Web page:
LibLink: Nick Clegg: Why we must reduce teachers’ workloads

Nick Clegg has been writing for the Times Educational Supplement on the need to make sure teachers’ workloads were more manageable. He recognised that most teachers put in much more effort than they get credit for:

There’s an outdated preconception, which hasn’t quite died out, that a teacher’s working day starts at 9am and finishes at 3pm, with 12 weeks off a year to recuperate. Yet, ask anyone who actually spends their days trying to inspire and educate a classroom of children and they’ll tell you a very different story.

They’ll talk about 50 hour working weeks, the unnecessary bureaucracy they have to deal with every day, the challenges of helping children, from all different backgrounds, get the skills they need and also the rewards, like that moment when you see a young boy or girl in your care thrive.

After a middle section in which he outlined the positive Liberal Democrat policies like the Pupil Premium and acknowledged the effects of cuts, he went on to talk about freeing up teachers from bureaucracy:

I also think there’s more we could do to help you. In Coalition, we’ve already handed more control to teachers and schools to train the next generation of education professionals. I want us to look now at establishing a Royal College of Teaching.

Teaching isn’t a job that just anyone can pick up and do. It’s one of the most important, noble jobs you can do and my party wants to ensure that every teacher in our state maintained schools either has Qualified Teacher Status or is working towards it.

In particular, I want to make sure you have more time and freedom to do what you do best – teach. Currently, too much of your packed week is spent filling out unnecessary paperwork, not teaching. I have for some time been keen to tackle this issue and, last year, David Laws – the Liberal Democrat Schools Minister – asked officials to study the options. Now, with a fresh start in the Department for Education, I am confident we can make even more progress.

The last sentence of that paragraph is a bit barbed about Michael Gove.

Now, with a fresh start in the Department for Education, I am confident we can make even more progress.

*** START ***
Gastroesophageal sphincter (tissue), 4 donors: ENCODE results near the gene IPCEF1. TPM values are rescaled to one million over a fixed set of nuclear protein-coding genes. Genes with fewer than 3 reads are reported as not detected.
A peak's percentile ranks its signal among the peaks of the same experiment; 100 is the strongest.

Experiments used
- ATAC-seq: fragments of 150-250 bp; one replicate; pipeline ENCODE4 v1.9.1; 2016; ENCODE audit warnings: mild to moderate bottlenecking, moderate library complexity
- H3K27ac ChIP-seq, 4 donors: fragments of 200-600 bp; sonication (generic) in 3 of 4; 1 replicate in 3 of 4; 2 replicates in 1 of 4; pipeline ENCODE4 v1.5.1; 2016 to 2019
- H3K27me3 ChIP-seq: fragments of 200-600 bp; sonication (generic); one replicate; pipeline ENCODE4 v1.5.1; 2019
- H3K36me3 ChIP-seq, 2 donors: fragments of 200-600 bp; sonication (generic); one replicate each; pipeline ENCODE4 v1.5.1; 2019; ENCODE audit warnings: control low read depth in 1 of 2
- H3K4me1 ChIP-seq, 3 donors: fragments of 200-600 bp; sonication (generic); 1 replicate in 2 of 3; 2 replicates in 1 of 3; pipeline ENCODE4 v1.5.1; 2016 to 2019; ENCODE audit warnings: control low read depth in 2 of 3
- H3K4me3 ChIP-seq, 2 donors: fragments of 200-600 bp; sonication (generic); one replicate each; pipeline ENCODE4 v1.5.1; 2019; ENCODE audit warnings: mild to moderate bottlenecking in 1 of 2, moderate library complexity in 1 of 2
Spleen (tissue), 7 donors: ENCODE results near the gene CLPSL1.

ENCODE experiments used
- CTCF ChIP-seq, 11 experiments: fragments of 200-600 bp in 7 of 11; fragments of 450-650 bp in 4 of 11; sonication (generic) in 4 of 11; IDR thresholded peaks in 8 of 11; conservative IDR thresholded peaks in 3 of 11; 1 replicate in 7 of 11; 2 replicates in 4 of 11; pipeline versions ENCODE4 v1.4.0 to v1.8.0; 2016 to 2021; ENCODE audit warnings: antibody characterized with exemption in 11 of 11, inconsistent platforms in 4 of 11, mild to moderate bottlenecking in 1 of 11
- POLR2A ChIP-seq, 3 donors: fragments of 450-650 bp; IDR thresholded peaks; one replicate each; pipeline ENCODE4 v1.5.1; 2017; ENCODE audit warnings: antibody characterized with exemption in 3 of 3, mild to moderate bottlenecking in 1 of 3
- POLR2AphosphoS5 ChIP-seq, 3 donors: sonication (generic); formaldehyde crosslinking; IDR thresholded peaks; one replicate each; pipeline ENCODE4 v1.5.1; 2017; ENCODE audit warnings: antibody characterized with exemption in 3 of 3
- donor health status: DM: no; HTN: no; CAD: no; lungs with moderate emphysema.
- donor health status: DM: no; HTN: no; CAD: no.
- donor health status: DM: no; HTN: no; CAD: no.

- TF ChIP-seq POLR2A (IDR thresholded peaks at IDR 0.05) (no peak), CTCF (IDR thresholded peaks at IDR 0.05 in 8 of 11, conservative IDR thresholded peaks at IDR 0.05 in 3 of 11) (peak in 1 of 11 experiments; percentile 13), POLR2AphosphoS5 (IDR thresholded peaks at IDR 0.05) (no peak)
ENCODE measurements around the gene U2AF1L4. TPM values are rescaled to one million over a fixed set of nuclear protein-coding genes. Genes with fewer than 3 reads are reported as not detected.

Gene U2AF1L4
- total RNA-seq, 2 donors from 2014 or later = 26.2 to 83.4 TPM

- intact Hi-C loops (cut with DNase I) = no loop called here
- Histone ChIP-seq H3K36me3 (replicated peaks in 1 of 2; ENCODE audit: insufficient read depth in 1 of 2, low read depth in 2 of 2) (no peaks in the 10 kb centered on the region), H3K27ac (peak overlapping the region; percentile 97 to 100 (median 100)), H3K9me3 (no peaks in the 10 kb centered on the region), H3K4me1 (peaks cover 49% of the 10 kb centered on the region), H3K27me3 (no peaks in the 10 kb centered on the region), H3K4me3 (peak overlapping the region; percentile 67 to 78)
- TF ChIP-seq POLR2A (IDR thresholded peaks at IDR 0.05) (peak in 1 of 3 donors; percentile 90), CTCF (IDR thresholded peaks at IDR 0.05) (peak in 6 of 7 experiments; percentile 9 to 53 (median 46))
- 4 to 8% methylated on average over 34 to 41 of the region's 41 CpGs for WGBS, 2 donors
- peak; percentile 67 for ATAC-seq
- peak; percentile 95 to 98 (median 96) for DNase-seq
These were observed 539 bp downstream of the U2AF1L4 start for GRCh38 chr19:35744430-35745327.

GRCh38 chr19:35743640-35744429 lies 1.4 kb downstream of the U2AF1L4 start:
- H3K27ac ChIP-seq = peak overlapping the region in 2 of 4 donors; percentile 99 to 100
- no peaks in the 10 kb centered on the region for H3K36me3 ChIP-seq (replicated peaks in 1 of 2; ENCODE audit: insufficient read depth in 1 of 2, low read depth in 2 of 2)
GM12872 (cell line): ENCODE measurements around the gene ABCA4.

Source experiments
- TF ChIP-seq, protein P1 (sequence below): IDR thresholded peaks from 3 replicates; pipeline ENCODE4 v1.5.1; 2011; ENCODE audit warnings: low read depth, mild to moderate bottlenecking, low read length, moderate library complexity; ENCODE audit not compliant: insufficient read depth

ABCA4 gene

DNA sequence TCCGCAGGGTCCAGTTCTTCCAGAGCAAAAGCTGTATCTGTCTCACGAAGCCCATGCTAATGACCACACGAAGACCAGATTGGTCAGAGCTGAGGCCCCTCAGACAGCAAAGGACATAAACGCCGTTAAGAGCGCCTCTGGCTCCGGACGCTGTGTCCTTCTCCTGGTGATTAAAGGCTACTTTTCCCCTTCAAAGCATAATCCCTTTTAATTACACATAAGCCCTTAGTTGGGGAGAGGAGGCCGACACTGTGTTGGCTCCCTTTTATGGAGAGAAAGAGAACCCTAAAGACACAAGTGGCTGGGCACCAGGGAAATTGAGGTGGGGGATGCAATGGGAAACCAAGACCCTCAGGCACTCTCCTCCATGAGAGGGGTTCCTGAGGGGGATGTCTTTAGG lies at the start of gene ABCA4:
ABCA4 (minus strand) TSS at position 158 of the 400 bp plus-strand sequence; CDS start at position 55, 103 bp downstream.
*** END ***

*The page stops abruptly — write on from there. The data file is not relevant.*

You can read the whole article here.

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  • Many teachers work hard no doubt about it, some work a lot of hours and some are worththeir weight in gold. However, the same could be said of NHS staff, Policemen, Social Workers and many others who don’t get 12 weeks holiday a year. They work hard and are well paid, there isn’t a special case here , nearly every job has too much paperwork and teachers are no exception.

  • Alex Feakes 14th Oct '14 - 7:57pm

    Yes please. Especially the bit about bureacracy – it still amazes me that many schools have some incredible software and technology, but often use very little of its capabilities and often still rely upon filling in paper forms to sort stuff out! (Which is strange, as generally it’s not the paper forms which are unhappy)

    Other issues:
    – staff in management positions who are given more training in how to manage processes than than how to effectively manage and lead people. Effective management of people seems to be given remarkably low priority given that teachers are the expensively procured tools of the output
    – heirarchy / seniority / longevity are more important that ability
    – the transferable experience and skills from previous employment in other fields seem to be little valued
    – most teachers are working at pretty much maximum capacity; there is little time or space mental space for understanding, absorbing and synthesising new rules, regulations and improvements to teaching practice. All teachers and their teaching would benefit from having regular time to do this
    – the great taboo: teachers and schools sorting out problems that start in the home and stem from poor parenting. And I’m not just talking about socio-economically deprived families.

  • Alex Feakes 14th Oct '14 - 8:01pm

    @Malc – work hard, definitely; well paid, maybe; a special case, debatably. However, that doesn’t mean that we shouldn’t seek to improve the way teachers work. There’s been a lot of focus on the NHS and health workers’ conditions in recent weeks, so a senior politician talking about teachers’ conditions for a bit is welcome.

  • Alex Feakes

    Teachers have always got a fair bit of attention. Mr Clegg should try looking at the working conditions of our armed forces, they really need to be looked at.

  • Alex -” that doesn’t mean that we shouldn’t seek to improve the way teachers work. ”